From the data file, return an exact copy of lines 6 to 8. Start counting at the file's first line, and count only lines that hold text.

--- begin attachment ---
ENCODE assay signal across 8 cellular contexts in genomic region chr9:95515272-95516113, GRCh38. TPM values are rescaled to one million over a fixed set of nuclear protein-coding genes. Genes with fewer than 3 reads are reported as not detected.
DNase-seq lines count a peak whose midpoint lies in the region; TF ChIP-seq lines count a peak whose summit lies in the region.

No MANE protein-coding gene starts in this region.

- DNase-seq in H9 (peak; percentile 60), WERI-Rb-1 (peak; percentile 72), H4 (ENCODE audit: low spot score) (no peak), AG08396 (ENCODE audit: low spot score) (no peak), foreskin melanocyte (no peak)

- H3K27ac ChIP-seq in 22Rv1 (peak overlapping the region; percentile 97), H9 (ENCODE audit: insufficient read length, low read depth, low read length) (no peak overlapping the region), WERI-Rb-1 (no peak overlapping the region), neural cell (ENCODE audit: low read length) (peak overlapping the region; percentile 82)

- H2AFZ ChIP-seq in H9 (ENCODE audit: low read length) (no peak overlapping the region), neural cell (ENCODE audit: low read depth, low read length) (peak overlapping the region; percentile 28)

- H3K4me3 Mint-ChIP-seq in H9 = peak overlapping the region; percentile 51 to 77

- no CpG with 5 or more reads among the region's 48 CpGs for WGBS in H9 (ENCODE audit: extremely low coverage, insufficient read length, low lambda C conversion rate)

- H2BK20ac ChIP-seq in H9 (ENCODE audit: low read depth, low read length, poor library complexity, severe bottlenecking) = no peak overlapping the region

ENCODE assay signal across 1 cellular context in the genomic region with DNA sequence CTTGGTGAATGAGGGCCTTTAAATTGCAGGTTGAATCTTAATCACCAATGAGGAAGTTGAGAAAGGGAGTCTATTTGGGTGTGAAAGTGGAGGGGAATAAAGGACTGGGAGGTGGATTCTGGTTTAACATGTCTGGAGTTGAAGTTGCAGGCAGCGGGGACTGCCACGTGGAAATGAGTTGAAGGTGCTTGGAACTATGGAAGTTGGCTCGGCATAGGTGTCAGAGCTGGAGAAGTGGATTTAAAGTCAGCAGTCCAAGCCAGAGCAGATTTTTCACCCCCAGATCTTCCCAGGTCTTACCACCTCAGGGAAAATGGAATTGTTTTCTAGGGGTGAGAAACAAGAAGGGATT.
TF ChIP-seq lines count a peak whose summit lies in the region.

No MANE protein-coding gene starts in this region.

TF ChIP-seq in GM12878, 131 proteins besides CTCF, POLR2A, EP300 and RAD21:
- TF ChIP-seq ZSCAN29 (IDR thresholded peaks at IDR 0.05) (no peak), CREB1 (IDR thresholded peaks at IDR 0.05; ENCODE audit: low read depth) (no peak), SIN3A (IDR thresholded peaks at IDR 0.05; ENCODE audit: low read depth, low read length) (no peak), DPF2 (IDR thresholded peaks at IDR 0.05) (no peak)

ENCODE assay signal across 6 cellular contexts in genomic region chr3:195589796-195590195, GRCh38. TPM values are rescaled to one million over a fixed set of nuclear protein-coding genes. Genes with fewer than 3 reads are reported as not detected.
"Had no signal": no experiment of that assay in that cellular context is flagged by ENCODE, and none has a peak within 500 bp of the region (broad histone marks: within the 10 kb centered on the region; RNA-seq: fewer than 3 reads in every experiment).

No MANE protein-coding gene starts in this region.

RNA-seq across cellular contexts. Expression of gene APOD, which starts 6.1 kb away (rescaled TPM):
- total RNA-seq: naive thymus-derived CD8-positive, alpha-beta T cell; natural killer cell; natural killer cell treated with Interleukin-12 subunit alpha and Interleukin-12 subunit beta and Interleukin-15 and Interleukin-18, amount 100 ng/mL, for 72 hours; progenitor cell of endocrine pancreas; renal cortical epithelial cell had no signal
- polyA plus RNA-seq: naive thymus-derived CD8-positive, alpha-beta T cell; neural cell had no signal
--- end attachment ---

- H2AFZ ChIP-seq in H9 (ENCODE audit: low read length) (no peak overlapping the region), neural cell (ENCODE audit: low read depth, low read length) (peak overlapping the region; percentile 28)

- H3K4me3 Mint-ChIP-seq in H9 = peak overlapping the region; percentile 51 to 77

- no CpG with 5 or more reads among the region's 48 CpGs for WGBS in H9 (ENCODE audit: extremely low coverage, insufficient read length, low lambda C conversion rate)